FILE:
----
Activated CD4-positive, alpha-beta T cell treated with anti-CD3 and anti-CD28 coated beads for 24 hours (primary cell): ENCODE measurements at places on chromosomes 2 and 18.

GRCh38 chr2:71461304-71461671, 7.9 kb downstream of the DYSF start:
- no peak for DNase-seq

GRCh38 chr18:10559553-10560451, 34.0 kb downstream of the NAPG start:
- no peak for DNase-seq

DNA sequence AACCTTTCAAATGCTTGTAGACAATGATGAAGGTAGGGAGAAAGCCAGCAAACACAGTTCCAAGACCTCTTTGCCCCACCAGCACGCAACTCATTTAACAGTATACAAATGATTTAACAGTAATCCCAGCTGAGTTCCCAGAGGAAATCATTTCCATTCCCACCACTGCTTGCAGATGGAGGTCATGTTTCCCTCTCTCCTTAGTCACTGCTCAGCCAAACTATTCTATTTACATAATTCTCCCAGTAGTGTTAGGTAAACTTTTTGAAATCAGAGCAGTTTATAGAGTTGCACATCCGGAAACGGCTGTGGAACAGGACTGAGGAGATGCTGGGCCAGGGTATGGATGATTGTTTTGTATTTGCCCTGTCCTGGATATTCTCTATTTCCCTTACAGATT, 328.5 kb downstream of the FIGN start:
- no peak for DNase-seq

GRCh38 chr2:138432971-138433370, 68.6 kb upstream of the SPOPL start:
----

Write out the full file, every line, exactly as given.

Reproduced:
Activated CD4-positive, alpha-beta T cell treated with anti-CD3 and anti-CD28 coated beads for 24 hours (primary cell): ENCODE measurements at places on chromosomes 2 and 18.

GRCh38 chr2:71461304-71461671, 7.9 kb downstream of the DYSF start:
- no peak for DNase-seq

GRCh38 chr18:10559553-10560451, 34.0 kb downstream of the NAPG start:
- no peak for DNase-seq

DNA sequence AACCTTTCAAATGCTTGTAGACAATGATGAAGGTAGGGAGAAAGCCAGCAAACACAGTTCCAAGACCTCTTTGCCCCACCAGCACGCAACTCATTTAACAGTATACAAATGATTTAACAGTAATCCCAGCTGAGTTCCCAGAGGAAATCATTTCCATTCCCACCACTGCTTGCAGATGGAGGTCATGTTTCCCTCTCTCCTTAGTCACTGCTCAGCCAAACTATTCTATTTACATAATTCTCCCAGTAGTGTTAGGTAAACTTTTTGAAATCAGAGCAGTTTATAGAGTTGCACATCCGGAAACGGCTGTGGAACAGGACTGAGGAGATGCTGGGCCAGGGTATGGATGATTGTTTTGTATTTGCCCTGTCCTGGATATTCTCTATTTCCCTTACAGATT, 328.5 kb downstream of the FIGN start:
- no peak for DNase-seq

GRCh38 chr2:138432971-138433370, 68.6 kb upstream of the SPOPL start: